Bee pollen (BP) hazards can arise mainly from external contamination factors, as pollen is very sensitive to these factors [2], or from inconvenient storage and processing conditions [1]. Special requirements are being established in the ISO-TC34-SC19-WG3 norm to avoid such tampering in the quality assurance and control of the crude material. Allergic reactions to the product can be largely prevented if researchers document pollen composition and preliminarily consider patient sensitivity; BP remains safe for most physiological situations including in childhood, in the elderly and in recovering patients [3][4]. BP can also be a source of many essential elements for breastfeeding and pregnant women. A recent study of 27 different brand commercial BP samples showed that a daily consumption of 40 g of this product by a breastfeeding woman could bring 23.9%, 22.6%, 23.8%, and 26.3% of daily needs of copper, iron, manganese, and selenium, respectively [17]. Similarly, the same study showed that the same schedule consumption by a pregnant woman can supply 31.1%, 30.9%, and 30.7% of copper, manganese, and selenium daily needs, respectively. Moreover, some experimental studies reported that BP had protective effects against prenatal exposure to neurotoxic contaminants in animals [18][19]. Therefore, it appears a priori to be a very good food in basic nutrition, as a complementary functional food, or also as an adjuvant in different pathophysiological contexts. An abridged diagram of BP composition is presented in Figure 1.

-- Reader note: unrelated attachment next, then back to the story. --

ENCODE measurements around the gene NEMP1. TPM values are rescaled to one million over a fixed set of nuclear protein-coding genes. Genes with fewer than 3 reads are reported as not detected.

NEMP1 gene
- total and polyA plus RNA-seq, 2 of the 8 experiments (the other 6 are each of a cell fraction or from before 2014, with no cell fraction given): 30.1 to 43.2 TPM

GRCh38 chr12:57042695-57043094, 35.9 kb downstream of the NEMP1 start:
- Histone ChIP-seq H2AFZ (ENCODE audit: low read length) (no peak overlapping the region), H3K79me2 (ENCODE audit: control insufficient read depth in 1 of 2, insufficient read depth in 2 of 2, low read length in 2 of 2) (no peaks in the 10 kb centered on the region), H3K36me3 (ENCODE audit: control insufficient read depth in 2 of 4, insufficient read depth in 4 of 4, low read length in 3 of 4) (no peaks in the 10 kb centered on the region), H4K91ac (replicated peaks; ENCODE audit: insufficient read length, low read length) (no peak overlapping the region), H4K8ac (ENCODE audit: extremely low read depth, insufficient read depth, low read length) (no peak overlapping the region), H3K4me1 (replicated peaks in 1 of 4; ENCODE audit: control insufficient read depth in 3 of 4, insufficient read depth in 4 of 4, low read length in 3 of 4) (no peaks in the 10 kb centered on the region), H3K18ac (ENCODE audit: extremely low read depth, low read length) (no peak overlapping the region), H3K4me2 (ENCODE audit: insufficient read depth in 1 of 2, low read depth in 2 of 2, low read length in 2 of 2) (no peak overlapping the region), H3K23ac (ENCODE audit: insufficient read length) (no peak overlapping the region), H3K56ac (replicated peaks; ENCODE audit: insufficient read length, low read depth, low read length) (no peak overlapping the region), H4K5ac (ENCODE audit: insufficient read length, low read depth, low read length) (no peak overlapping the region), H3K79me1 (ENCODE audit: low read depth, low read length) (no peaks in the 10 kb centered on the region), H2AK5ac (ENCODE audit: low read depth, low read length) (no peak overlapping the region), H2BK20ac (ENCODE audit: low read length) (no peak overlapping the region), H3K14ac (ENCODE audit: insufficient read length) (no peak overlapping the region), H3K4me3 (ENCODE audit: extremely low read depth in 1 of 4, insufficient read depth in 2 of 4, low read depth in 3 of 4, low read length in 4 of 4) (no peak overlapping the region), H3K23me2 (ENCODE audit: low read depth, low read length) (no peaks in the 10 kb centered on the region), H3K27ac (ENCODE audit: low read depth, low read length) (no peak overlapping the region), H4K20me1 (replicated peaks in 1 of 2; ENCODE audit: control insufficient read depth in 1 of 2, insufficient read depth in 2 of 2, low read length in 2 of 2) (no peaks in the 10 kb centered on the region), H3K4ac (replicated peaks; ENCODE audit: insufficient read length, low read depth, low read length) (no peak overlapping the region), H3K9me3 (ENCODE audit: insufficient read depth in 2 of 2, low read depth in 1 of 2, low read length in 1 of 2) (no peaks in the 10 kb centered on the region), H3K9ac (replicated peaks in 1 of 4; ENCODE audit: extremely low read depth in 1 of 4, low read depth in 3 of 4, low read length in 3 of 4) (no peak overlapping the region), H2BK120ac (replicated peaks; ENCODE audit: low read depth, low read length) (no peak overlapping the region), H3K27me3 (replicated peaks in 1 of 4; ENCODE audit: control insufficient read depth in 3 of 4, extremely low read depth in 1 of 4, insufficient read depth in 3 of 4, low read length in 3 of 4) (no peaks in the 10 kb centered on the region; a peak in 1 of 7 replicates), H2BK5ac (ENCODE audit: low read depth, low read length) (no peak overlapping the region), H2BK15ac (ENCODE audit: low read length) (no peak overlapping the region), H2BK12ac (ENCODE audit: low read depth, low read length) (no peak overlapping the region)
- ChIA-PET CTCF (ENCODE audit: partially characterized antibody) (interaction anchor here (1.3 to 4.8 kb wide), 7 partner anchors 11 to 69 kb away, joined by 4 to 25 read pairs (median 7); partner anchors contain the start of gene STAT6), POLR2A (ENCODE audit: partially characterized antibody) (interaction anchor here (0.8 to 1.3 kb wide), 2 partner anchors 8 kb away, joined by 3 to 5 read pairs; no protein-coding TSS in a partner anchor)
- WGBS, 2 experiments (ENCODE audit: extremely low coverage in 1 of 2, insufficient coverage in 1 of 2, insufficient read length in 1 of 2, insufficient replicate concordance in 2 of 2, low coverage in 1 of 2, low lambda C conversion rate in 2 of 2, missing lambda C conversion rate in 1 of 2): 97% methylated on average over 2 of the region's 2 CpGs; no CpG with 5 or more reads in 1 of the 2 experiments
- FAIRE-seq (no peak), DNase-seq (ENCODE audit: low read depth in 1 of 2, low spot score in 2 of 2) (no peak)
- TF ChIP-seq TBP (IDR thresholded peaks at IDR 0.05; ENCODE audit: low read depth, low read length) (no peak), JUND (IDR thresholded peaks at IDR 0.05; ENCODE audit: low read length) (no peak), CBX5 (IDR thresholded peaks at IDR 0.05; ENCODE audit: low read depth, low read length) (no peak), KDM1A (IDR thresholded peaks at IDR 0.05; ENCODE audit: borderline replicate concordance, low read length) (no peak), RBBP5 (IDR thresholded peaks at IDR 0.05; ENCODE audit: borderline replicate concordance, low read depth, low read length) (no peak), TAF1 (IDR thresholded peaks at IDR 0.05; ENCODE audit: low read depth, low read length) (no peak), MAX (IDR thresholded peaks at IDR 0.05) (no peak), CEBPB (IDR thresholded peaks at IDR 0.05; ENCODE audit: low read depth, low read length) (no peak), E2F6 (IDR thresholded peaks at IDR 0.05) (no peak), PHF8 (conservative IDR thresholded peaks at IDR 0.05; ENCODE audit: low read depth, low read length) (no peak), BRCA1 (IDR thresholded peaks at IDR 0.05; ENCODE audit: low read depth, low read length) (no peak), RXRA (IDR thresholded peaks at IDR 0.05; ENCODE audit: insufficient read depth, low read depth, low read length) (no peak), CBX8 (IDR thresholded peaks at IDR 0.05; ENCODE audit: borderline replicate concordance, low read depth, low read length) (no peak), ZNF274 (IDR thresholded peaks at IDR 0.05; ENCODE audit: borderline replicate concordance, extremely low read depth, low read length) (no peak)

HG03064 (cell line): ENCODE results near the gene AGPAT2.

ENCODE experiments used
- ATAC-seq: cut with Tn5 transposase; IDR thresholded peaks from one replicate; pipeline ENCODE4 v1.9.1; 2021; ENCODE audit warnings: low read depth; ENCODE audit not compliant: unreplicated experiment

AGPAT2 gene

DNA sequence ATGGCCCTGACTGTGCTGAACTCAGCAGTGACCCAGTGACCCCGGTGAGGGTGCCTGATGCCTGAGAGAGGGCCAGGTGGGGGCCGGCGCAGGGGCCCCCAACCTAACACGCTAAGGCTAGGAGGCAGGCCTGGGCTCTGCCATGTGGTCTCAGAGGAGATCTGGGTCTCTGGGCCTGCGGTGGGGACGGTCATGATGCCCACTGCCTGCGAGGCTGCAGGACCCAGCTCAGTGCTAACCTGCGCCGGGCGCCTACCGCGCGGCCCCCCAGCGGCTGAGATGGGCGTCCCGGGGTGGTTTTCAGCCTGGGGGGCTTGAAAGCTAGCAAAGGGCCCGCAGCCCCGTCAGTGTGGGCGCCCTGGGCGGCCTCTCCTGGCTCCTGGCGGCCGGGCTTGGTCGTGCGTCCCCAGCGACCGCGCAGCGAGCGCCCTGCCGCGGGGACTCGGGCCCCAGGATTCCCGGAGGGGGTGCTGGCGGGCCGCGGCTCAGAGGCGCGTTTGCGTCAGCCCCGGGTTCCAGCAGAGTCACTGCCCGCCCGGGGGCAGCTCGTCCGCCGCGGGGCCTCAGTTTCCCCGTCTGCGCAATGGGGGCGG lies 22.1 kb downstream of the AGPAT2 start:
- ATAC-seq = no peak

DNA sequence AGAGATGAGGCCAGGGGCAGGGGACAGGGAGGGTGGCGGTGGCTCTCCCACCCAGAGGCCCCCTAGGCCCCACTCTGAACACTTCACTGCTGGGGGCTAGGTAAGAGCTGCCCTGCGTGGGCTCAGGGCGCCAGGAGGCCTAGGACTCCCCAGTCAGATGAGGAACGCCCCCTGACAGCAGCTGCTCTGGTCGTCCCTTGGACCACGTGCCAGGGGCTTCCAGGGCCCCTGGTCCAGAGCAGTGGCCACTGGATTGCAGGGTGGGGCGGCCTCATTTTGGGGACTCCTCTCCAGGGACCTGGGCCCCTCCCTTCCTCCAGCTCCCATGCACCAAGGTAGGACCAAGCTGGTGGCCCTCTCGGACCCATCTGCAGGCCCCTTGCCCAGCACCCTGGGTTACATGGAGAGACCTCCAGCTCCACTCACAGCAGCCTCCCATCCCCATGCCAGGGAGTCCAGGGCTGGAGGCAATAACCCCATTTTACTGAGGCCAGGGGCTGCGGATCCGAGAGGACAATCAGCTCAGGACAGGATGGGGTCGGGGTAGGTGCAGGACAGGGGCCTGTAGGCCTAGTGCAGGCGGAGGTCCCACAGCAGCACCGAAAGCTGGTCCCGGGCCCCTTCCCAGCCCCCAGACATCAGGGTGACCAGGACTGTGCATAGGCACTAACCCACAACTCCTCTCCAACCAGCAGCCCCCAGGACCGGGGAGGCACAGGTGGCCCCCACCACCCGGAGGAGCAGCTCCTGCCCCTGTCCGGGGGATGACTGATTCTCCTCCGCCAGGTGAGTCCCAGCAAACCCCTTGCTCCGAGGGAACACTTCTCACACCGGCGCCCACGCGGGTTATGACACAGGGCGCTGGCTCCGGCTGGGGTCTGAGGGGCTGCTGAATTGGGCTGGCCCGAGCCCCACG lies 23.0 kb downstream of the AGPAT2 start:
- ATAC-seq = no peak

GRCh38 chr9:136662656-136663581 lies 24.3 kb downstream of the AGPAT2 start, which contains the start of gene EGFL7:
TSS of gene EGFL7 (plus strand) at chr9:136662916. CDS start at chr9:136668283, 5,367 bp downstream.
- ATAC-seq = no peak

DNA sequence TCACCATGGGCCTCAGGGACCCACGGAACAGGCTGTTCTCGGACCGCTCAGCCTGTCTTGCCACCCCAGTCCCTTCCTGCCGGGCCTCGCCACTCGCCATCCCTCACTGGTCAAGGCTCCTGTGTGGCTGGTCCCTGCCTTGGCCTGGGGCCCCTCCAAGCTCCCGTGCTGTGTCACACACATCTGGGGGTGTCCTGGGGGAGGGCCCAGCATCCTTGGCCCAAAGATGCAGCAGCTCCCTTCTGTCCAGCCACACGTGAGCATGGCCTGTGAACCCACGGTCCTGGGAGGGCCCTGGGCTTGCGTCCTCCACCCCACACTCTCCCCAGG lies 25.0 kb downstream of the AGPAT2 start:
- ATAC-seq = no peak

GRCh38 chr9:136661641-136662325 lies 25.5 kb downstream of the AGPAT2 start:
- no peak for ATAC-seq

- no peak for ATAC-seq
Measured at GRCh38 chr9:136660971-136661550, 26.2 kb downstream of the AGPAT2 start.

Figure 1. General Composition of Bee Pollen According to the Currently Available Literature.
According to a recent review of more than 100 published studies, the main components of BP are, in order of weight/weight importance: carbohydrates (percentages from 18.5 to 84% were reported), proteins (4.5–61%), lipids (0.4–20%), fibers, ash, and other components [20][21][22]. Carbohydrates exist here as two types of structurally and functionally distinct pools, namely structural carbohydrates, which contribute to pollen grain structure and protection, and non-structural carbohydrates, which are easily digestible and are generally studied and measured in experimental studies [23]. The high carbohydrate content is mainly due to the blending of plant pollen with nectar by honeybees during pellet formation, but is also modulated by plant species, growth level, and harvesting conditions [20]. BP carbohydrates consist mainly of monosaccharides with fructose and glucose as the main ingredients, and disaccharides such as sucrose, maltose, maltulose, and trehalose [20][24][25]. Polysaccharides are encountered in pellet-covering layers (e.g., sporopollenin in the exine and cellulose and pectin in the intine) where they play an encapsulating and protective role against physical, biological, and chemical degradation, and do not generally have any known nutritional value [20][24][25].
It Is important, moreover, to note that the abundance of polyols (e.g., mannitol, inositol, xylitol, ribitol), as included components of carbohydrates in this matrix, contribute to its lower caloric value while ensuring the equilibrated import of energy sources and other nutritional needs [5].